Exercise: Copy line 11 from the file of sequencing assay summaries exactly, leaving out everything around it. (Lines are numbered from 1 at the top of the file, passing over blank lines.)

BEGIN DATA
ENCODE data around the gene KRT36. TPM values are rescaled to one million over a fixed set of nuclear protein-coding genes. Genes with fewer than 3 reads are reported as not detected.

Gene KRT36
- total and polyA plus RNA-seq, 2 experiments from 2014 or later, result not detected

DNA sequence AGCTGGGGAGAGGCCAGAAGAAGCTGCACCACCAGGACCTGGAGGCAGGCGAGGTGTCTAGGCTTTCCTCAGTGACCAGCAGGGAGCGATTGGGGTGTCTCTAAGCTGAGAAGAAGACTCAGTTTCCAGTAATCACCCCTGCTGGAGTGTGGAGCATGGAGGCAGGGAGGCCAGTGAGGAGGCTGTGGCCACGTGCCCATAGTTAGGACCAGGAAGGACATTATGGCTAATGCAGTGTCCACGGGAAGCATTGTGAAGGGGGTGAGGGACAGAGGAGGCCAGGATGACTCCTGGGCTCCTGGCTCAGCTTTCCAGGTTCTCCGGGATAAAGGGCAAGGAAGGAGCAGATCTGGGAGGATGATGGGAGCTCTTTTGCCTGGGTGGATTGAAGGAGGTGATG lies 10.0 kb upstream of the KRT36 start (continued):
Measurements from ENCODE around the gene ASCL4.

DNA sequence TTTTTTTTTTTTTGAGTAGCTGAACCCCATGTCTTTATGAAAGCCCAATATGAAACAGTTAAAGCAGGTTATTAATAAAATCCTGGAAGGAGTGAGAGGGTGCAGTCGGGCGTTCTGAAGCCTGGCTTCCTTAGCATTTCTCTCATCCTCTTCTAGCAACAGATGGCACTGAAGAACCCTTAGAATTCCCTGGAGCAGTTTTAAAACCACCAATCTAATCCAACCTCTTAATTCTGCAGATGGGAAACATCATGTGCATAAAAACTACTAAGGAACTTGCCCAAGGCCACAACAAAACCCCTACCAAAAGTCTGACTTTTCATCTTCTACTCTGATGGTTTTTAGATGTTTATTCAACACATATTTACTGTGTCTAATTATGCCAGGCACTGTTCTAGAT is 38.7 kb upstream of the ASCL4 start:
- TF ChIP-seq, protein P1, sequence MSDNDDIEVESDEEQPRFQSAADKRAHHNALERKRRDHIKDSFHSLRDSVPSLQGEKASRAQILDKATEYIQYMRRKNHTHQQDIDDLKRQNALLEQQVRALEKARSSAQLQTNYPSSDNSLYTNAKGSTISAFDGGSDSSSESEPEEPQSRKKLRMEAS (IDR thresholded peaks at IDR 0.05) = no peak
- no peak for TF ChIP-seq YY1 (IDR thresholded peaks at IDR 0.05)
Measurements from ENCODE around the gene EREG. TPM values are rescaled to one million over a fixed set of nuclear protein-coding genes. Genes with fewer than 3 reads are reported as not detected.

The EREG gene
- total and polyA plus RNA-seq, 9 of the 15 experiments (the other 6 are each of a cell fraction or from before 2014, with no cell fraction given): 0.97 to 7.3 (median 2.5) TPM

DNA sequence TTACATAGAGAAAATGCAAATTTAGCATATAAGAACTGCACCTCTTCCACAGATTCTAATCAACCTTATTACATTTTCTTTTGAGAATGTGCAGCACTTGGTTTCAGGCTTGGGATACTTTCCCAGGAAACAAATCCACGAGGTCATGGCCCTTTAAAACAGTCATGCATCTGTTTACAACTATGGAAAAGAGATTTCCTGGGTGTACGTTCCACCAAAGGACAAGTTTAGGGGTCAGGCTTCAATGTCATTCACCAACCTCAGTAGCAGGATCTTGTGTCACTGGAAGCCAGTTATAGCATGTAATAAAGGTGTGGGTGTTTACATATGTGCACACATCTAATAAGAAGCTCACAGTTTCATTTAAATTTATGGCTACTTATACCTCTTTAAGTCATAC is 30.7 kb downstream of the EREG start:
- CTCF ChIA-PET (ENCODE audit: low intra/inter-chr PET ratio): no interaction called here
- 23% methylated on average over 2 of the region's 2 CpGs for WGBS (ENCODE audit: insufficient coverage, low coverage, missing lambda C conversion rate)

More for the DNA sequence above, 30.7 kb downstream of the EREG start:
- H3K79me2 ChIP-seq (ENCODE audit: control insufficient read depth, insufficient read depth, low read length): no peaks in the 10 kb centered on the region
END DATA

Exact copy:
- total and polyA plus RNA-seq, 9 of the 15 experiments (the other 6 are each of a cell fraction or from before 2014, with no cell fraction given): 0.97 to 7.3 (median 2.5) TPM